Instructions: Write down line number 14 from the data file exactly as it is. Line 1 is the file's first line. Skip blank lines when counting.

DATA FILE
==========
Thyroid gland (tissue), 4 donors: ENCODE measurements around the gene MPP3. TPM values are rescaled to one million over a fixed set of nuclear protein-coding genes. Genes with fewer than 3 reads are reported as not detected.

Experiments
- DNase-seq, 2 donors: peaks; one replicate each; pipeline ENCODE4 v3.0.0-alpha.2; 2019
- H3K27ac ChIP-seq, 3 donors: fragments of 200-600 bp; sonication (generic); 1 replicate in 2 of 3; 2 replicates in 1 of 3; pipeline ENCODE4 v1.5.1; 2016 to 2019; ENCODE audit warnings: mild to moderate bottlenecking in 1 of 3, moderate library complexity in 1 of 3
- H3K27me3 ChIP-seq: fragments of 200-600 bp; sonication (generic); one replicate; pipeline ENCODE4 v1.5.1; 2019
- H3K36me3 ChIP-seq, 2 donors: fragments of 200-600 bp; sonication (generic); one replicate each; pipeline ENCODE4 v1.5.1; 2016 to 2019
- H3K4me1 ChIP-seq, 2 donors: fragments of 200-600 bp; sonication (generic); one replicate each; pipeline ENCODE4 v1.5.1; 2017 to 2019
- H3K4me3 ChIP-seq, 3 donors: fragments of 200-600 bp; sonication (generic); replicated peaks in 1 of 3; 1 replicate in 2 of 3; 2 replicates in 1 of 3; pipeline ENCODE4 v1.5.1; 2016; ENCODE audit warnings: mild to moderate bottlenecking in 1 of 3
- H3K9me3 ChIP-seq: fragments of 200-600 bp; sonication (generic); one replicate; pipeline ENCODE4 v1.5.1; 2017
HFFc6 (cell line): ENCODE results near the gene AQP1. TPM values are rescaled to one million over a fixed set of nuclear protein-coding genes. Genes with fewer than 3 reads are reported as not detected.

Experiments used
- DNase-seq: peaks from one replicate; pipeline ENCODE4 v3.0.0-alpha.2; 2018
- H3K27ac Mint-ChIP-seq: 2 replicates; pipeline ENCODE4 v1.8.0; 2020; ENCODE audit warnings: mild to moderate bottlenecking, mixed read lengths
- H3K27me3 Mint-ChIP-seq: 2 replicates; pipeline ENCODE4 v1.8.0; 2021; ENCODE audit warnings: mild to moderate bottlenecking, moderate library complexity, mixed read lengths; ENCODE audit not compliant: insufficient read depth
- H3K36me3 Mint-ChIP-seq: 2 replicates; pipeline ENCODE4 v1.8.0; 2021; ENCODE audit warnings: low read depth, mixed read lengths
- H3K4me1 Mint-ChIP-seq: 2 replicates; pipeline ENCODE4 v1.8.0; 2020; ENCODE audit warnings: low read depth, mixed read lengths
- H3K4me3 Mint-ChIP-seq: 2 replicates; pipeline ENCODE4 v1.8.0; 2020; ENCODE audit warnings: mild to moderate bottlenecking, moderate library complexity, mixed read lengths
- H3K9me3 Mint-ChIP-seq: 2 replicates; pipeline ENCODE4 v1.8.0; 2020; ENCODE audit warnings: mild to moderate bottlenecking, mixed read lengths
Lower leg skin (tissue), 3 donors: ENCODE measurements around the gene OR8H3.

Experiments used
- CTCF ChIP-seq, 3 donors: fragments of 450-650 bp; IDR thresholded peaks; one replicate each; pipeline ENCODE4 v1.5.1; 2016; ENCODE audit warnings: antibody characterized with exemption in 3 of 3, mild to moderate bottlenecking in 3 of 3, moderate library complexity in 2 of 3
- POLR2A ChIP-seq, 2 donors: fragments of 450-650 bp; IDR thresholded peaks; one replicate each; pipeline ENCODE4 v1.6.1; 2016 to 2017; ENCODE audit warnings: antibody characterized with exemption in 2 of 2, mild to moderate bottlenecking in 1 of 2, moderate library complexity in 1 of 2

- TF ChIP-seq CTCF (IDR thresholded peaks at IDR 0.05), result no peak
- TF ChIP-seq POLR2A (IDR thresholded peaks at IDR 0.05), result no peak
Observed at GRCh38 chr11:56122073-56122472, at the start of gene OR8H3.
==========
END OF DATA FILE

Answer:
- H3K27me3 Mint-ChIP-seq: 2 replicates; pipeline ENCODE4 v1.8.0; 2021; ENCODE audit warnings: mild to moderate bottlenecking, moderate library complexity, mixed read lengths; ENCODE audit not compliant: insufficient read depth